Enter Silly Little Game, which portrayed the origin story that's been repeated in dozens of broadcasts and articles. Through interviews and whimsical reenactments, the film recounts the history of Rotisserie League baseball: created by a group of young writer/editor/hardball geeks, including former New York Times public editor Dan Okrent; named for a so-so Manhattan restaurant, La Rotisserie Francaise; popularized by write-ups in the Times and Inside Sports magazine; subject of books and an ill-fated, T-shirt-merchandising cash grab; eventually honored at a 2008 ceremony at New York's City Hall. Rotisserie baseball, viewers are told, is the fountainhead. The film's directors call Okrent and company "the guys who created the game." Bill Simmons dubs them "revolutionary," while Okrent likens himself to Manhattan Project director Robert Oppenheimer. Wall Street Journal sports editor Sam Walker ties a bow on the hyperbole by comparing the first Rotisserie League draft to what "the founding fathers did with the Constitution."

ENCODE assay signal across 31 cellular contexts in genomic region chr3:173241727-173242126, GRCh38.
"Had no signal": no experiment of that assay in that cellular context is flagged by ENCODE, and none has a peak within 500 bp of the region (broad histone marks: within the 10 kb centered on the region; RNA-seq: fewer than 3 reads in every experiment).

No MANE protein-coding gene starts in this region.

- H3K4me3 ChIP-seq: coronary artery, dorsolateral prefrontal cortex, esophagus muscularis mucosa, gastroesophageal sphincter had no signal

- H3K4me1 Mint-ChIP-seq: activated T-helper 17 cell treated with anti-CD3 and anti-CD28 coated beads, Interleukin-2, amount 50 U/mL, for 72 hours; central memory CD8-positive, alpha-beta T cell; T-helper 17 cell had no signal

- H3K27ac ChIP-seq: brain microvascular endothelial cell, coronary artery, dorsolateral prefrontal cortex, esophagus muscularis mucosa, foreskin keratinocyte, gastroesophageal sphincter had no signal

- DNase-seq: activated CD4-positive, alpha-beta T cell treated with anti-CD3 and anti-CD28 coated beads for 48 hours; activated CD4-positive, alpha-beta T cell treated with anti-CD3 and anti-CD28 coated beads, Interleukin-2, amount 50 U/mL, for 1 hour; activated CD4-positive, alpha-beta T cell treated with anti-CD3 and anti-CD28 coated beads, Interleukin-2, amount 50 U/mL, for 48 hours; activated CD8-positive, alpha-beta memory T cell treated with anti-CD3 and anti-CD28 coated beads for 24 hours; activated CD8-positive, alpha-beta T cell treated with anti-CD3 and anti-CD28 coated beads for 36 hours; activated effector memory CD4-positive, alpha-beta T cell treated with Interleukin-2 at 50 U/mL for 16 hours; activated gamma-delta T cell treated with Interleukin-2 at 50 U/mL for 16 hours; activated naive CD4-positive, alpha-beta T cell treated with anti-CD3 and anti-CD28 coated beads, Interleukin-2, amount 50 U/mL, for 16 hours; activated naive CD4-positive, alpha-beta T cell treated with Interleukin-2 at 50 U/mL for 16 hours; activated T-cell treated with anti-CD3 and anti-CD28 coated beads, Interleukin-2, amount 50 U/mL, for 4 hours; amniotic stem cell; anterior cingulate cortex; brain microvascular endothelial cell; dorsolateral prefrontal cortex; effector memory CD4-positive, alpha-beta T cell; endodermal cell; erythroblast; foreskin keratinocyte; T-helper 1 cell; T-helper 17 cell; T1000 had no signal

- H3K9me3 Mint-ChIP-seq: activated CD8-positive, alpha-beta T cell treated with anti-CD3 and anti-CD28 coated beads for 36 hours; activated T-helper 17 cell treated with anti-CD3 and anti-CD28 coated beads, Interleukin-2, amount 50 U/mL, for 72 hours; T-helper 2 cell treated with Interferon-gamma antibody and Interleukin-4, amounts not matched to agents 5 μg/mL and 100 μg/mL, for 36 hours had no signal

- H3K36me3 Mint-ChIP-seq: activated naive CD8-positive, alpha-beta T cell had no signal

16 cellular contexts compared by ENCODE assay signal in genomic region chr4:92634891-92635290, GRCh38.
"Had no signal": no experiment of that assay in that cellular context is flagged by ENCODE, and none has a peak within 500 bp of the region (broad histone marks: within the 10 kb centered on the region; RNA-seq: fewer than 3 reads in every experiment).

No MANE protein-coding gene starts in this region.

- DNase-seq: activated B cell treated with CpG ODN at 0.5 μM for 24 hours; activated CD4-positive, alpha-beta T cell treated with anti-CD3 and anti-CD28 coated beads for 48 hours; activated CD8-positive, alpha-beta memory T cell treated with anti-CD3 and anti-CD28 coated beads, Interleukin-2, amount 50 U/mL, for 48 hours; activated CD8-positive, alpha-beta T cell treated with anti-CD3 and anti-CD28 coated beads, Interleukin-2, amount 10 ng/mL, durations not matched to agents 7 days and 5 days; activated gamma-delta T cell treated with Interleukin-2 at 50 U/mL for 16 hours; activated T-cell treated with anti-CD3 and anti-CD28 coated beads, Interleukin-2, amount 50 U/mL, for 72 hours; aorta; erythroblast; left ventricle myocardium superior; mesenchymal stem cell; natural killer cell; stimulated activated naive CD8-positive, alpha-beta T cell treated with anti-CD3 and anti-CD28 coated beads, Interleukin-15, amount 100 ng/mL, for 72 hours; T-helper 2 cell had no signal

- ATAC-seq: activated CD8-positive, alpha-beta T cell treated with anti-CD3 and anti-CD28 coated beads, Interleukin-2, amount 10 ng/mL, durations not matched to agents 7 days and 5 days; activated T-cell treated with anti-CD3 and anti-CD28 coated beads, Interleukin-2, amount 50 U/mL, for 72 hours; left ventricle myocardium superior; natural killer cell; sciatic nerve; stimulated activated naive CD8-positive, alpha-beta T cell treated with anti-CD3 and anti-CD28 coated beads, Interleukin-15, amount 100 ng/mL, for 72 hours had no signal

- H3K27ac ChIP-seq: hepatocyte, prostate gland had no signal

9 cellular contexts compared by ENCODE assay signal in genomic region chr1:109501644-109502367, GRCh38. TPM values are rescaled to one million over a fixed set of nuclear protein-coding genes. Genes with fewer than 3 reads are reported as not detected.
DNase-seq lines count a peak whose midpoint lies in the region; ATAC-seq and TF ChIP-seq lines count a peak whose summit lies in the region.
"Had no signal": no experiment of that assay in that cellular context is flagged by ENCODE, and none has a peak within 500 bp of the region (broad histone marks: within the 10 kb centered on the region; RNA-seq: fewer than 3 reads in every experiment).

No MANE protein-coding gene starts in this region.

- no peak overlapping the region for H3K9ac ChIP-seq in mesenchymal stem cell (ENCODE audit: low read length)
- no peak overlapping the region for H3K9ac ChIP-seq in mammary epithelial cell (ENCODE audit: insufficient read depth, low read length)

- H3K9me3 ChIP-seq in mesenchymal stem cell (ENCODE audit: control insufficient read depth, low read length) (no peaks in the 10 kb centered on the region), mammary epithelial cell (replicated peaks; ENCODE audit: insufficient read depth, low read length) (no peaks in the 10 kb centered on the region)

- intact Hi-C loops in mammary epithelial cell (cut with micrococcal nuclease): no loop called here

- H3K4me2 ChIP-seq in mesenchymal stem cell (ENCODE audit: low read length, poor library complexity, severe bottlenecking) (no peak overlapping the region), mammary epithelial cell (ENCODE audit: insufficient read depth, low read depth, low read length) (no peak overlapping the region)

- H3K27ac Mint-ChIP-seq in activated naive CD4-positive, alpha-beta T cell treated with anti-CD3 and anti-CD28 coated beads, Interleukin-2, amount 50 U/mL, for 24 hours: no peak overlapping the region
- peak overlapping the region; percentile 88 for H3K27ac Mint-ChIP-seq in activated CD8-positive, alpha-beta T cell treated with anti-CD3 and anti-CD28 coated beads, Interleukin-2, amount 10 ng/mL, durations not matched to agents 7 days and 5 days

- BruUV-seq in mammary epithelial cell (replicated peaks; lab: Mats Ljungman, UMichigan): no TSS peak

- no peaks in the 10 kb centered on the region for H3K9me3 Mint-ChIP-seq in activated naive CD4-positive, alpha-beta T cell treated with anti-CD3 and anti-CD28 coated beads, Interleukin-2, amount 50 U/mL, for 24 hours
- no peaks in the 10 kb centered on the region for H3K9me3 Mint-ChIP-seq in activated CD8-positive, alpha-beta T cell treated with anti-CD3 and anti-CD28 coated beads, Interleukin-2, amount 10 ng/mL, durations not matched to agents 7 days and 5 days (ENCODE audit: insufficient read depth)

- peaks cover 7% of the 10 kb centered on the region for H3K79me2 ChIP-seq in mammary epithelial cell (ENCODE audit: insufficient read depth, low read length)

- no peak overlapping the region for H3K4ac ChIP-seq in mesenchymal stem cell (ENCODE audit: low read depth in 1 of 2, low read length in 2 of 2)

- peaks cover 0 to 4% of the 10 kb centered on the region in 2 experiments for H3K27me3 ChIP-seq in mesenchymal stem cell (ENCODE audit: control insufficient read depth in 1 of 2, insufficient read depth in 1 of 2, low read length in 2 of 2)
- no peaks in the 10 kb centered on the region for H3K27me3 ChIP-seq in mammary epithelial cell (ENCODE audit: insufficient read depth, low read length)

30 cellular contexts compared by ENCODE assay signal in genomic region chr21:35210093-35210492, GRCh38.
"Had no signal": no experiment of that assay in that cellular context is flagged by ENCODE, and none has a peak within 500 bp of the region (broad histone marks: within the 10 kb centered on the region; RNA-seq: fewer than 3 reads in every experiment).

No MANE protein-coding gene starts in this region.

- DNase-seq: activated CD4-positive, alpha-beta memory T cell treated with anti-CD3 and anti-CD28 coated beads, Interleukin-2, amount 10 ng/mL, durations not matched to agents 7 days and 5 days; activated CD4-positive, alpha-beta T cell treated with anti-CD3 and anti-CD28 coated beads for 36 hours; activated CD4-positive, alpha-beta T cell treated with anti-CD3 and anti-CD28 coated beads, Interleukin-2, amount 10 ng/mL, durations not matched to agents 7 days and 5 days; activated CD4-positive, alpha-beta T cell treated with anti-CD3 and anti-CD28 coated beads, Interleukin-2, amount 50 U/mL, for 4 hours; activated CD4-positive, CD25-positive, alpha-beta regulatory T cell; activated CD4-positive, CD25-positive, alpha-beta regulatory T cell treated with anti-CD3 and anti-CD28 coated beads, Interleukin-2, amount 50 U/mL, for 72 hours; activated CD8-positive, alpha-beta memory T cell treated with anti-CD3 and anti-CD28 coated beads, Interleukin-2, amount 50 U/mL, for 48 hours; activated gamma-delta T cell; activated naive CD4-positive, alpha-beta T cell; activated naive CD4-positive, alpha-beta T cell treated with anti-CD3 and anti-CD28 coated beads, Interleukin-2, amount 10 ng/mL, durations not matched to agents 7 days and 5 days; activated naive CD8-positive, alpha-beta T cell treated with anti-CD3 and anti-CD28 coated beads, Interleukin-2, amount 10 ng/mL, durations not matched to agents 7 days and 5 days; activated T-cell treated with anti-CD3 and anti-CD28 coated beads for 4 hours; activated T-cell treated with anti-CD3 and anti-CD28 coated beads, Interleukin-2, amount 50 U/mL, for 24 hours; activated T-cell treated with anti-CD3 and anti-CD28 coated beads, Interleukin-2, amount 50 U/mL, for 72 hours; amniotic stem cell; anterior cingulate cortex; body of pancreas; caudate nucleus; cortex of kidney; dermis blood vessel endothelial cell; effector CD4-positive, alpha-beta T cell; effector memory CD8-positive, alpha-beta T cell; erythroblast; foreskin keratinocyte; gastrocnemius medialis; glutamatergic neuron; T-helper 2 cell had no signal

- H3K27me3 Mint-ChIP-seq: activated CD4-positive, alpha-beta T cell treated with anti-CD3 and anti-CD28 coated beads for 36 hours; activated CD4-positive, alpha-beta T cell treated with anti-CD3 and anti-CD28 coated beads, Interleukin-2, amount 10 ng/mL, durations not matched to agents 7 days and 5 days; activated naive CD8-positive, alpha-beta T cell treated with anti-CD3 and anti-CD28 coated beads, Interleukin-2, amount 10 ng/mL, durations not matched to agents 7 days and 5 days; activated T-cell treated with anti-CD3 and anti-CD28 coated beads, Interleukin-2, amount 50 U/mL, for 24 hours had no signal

Ahem. Ahem. Ahem.
Again, don't get me wrong, the Rotisserie story isn't exactly false. Okrent, et al., undoubtedly created their own league. They inarguably played a pivotal role in popularizing fantasy sports. That said, the film's basic premise -- these guys created the game -- is complete and utter balderdash. Rotisserie's founders did not invent fantasy sports. They weren't even the first people to evangelize for it. They were based in Manhattan, and they became national media darlings, and both of those things matter -- a whole lot, actually. Still, neither makes the original Rotisserie players the Jefferson and Hamilton of fantasy, let alone the father of The Bomb.